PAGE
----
Roast boned leg of Venison (red deer)

Roast boned leg of Venison (red deer)

We are very fortunate in having friends who have access to wild venison but don’t like it!  This means that we are sometimes recipients of generous pieces to cook.  On this occasion it was a leg of Red Deer that had already been boned out and tied.  We have had some real success in slow roasting venison as a pot roast, something we tend to do especially when we are unsure of the age of the animal.  This piece however looked to be from a young animal and so we were going to try what is really a hot roast over liquid.  We adapted the recipe from an American site called Field and Stream.  This is a very simple recipe that uses an initial marinade (what they referred to as a ‘wet rub’) overnight followed by a couple of hours roasting and basting at 180C.

To make the marinade we combined the rapeseed oil, thyme, garlic, rosemary, crushed juniper berries, salt, and pepper into a spreadable paste.  The venison was put into a vacuum food bag (the sort used for sous vide cooking) though a ‘ziplock’ bag would do too.  Once inside the bag the paste was rubbed all over the meat.  The bag was then vacuumed and sealed and the meat was placed in the fridge overnight.  The advantage of this method is that you need less marinade and it seems to work more effectively.

The meat was removed from the fridge several hours before the cook started to return to room temperature.  The Big Green Egg was set up for indirect cooking at 180C.  Just before adding the meat a little beech wood was added as a smoking flavour. The meat was sat on a metal trivet over a roasting pan containing 2 onions that had been quartered, and a little warm water.  The important thing here is that the meat sits out of the water, but also that the water is not left to evaporate as it will be the basis of the sauce.

We were trying out the new MEATER block which has 4 (numbered) temperature probes that wirelessly monitor the temperature of the BBQ oven and the core temperature of the meat.  For curiosity we placed one in the thick and one in a thinner part of the meat.  (More on the MEATER block in a future post).  The venison was left to roast over the water in the trivet undisturbed for about an hour.  At this point the meat was turned over and around 150ml of concentrated beef stock was ladled over the meat and it was left to roast for a further 45 minutes or so till the core temperature approached 50C. The meat was turned over again and a further 150ml of concentrated beef stock was ladled over the meat.  The joint continued to cook until a core temperature of around 55C was reached in the thicker area of the meat.  Interestingly, having multiple temperature probes in the meat just revealed what an art the judging of core temperature is.  There was a 10C difference between the probes (confirmed with a separate instant read Therapen) and this reflected the thickness of the meat in each area.  The message here is very much to remove the meat from the heat when the thickest area reaches 4-5C below the final required temperature (55-60C for Medium Rare, 60-65C for Medium).  The leg was double wrapped in aluminium foil and left to rest (we actually let it stand in an oven at 50C for more than an hour).

The liquid left in the roasting pan was poured into a separate pan leaving the onions in the roasting try to use later.  To this was added a large slug of Madeira, mixed with just a little cornflour and the juices from the resting venison.  This sauce was reduced to the consistency required and then sieved ready for use.  The venison was sliced and served with sautéed potatoes, cauliflower and broccoli, highlighted with the Madeira sauce.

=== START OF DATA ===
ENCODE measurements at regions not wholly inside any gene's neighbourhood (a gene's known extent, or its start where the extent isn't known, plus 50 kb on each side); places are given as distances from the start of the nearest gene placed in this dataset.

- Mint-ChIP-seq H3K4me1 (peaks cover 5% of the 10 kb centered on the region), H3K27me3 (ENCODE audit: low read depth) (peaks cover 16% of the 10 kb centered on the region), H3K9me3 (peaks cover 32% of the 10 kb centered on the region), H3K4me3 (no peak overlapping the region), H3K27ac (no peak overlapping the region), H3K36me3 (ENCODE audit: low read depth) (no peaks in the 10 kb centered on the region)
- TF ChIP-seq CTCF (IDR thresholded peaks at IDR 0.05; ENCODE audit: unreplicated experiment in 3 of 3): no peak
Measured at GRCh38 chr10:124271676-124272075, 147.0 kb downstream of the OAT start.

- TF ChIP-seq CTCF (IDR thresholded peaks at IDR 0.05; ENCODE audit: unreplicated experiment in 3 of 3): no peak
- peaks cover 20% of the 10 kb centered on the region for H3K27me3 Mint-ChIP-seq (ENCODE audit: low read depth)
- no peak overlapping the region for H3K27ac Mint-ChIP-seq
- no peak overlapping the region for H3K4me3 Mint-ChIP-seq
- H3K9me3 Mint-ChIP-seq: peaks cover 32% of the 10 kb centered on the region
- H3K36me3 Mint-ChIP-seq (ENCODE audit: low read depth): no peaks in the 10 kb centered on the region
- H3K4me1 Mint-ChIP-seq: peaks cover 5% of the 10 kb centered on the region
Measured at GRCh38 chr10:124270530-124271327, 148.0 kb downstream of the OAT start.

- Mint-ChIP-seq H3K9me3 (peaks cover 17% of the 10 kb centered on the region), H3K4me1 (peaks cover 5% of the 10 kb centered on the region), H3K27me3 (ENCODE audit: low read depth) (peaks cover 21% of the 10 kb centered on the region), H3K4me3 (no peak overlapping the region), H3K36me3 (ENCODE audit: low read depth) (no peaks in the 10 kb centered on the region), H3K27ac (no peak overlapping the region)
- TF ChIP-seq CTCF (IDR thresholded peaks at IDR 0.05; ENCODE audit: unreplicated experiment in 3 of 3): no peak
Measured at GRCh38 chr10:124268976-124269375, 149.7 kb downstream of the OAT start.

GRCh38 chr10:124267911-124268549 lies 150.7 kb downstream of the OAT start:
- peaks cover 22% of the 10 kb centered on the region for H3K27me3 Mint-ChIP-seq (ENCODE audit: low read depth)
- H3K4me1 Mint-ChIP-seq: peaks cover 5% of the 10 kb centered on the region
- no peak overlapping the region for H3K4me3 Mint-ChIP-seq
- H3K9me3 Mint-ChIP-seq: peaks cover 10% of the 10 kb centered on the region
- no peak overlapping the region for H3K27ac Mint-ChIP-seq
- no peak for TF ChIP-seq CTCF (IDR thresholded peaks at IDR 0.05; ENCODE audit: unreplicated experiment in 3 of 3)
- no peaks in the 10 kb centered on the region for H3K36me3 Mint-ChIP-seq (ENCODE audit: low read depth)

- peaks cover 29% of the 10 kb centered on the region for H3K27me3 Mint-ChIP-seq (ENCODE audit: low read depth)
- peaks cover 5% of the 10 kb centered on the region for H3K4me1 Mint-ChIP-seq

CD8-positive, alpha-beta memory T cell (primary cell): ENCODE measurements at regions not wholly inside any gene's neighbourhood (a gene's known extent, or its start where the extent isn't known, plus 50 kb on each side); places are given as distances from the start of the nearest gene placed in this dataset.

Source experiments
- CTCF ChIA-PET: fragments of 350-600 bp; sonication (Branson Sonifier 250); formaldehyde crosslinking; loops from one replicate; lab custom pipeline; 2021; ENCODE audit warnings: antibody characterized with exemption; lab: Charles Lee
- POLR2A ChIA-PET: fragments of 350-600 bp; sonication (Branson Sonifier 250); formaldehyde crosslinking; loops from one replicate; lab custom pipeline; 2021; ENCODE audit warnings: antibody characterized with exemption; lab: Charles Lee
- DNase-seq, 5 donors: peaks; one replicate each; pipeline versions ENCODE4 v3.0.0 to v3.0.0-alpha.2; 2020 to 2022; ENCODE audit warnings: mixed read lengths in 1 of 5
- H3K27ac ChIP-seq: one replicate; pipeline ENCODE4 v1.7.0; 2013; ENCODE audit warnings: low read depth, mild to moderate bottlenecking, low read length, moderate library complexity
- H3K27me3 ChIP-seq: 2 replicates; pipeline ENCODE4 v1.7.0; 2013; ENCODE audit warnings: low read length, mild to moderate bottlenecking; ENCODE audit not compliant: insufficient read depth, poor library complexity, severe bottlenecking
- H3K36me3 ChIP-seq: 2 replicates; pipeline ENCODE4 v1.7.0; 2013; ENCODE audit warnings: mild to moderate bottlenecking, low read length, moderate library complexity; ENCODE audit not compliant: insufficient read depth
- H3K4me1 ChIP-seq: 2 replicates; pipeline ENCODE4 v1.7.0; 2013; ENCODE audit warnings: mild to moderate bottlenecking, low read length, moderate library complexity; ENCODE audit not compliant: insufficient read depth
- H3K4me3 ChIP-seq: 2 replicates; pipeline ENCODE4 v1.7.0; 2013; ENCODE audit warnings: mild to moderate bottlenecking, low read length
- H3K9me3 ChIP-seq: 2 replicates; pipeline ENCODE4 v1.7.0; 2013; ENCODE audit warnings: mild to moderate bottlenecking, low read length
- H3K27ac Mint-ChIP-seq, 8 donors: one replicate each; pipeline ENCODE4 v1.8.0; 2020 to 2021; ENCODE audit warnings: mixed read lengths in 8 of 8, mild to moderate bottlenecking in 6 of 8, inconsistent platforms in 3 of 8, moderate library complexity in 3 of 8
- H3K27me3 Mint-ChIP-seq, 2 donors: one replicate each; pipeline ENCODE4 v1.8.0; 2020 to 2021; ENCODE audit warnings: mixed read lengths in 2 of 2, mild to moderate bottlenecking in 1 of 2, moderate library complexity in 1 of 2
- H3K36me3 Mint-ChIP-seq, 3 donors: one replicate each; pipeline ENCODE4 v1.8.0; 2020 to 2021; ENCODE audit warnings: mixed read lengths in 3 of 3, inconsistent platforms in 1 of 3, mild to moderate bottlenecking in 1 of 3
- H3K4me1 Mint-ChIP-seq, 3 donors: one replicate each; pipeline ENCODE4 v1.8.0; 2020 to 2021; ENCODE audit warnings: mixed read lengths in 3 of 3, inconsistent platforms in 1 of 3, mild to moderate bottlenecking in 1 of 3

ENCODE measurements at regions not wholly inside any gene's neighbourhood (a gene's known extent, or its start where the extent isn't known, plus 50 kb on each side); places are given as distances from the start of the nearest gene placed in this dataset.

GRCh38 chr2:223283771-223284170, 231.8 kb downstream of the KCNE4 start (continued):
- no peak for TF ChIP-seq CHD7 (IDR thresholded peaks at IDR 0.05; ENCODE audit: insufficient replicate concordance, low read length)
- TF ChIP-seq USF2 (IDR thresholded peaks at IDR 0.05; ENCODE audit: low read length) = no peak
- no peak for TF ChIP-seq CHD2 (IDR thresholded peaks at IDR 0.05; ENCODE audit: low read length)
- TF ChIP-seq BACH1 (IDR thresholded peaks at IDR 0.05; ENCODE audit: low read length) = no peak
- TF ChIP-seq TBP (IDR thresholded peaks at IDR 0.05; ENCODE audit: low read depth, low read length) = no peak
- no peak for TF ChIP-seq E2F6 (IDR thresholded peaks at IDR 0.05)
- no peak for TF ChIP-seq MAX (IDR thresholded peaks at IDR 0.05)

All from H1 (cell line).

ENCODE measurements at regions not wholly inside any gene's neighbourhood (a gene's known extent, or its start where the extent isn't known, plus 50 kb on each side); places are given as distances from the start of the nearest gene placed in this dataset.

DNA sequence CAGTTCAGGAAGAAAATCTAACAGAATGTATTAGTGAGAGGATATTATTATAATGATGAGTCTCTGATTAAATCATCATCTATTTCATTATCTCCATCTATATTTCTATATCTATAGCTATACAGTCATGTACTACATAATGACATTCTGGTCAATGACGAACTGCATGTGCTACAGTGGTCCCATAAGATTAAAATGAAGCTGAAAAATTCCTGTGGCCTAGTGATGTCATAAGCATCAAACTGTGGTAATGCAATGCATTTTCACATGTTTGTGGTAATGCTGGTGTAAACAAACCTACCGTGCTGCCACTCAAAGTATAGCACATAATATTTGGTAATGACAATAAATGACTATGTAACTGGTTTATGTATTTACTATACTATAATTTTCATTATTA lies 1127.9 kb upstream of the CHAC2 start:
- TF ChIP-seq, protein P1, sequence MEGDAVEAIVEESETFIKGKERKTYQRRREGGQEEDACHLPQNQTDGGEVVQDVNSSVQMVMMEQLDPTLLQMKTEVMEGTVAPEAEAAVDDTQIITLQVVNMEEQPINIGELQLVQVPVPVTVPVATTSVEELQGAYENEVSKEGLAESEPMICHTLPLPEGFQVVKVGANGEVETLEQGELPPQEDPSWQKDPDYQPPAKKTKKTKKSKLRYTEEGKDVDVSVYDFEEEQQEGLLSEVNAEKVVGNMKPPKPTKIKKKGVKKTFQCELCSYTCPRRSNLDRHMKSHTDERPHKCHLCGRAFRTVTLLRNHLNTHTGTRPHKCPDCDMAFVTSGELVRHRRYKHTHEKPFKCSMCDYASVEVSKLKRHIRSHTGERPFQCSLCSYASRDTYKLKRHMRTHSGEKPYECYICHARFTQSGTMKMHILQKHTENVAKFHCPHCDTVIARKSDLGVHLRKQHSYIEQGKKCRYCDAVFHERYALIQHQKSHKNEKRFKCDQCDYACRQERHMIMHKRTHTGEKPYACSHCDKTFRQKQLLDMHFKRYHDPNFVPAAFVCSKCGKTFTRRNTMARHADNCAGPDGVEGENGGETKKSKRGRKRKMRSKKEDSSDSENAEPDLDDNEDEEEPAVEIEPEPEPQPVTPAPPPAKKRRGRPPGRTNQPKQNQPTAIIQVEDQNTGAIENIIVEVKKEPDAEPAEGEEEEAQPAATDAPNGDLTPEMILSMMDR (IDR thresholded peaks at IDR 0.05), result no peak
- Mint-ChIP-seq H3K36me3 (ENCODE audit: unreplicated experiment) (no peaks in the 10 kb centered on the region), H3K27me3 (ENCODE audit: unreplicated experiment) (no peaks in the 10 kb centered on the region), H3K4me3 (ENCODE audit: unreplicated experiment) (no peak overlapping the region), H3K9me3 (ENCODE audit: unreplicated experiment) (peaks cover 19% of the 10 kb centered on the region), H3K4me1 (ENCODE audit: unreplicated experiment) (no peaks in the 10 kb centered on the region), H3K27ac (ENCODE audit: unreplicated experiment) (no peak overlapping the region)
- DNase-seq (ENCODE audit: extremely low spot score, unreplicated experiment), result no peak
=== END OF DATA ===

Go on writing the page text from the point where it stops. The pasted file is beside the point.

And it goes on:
This was a really beautiful dish, with the softest and most flavoursome venison. Beautiful served like this but also as we found the following day, delightful when served cold with warm sourdough bread and a little mayonnaise.

If you manage to get hold of a nice leg of venison do give this a go.  It gave the sort of result that might just convince those who don’t think they like game just how wonderful venison can be.


Roast Boned Leg of Venison

July 1, 2019
: 8+
: 30 min
: 3 hr
: Straightforward


  • For the marinade
  • Rapeseed oil
  • Thyme
  • 2 garlic cloves finely chopped
  • Rosemary
  • 8 crushed juniper berries
  • Maldon salt
  • Ground black pepper
  • For the roast
  • Whole boned venison leg
  • 250ml concentrated beef stock
  • 2 onions quartered
  • Water
  • Madeira
  • 1tsp cornflower
  • Step 1 To make the marinade combine the rapeseed oil, thyme, garlic, rosemary, crushed juniper berries, salt, and pepper into a spreadable paste.  
  • Step 2 Put the venison into a vacuum food bag and once inside the bag rub the paste over the meat.  Vacuum and seal the meat then place in the fridge overnight.  
  • Step 3 Remove the meat from the fridge several hours before starting the cook.  Set up the BGE for indirect cooking at 180C.  Add a little beech wood to flavour the smoke. Sit the meat on a metal trivet over a roasting pan containing 2 quartered onions and a little warm water.  The meat must sit above the water. Leave the venison to roast over the water undisturbed for about an hour.  
  • Step 4 After an hour turn the meat over and baste with 150ml of stock. Leave to roast for another 45 mins till the core temperature approaches 50C. Turn the meat over again and baste with a further 150ml of stock. Continue roasting
  • Step 5 When the core temperature reaches around 55C remove the meat and double wrap in aluminium foil and leave to rest for at least 20 mins
  • Step 6 Pour the liquid from the roasting pan and any accumulated meat juices from the meat into a separate pan. Thicken 50ml of Madeira with cornflour and add to the pan. Reduce the sauce and sieve into a serving jug
  • Step 7 Serve with potatoes and vegetables in season




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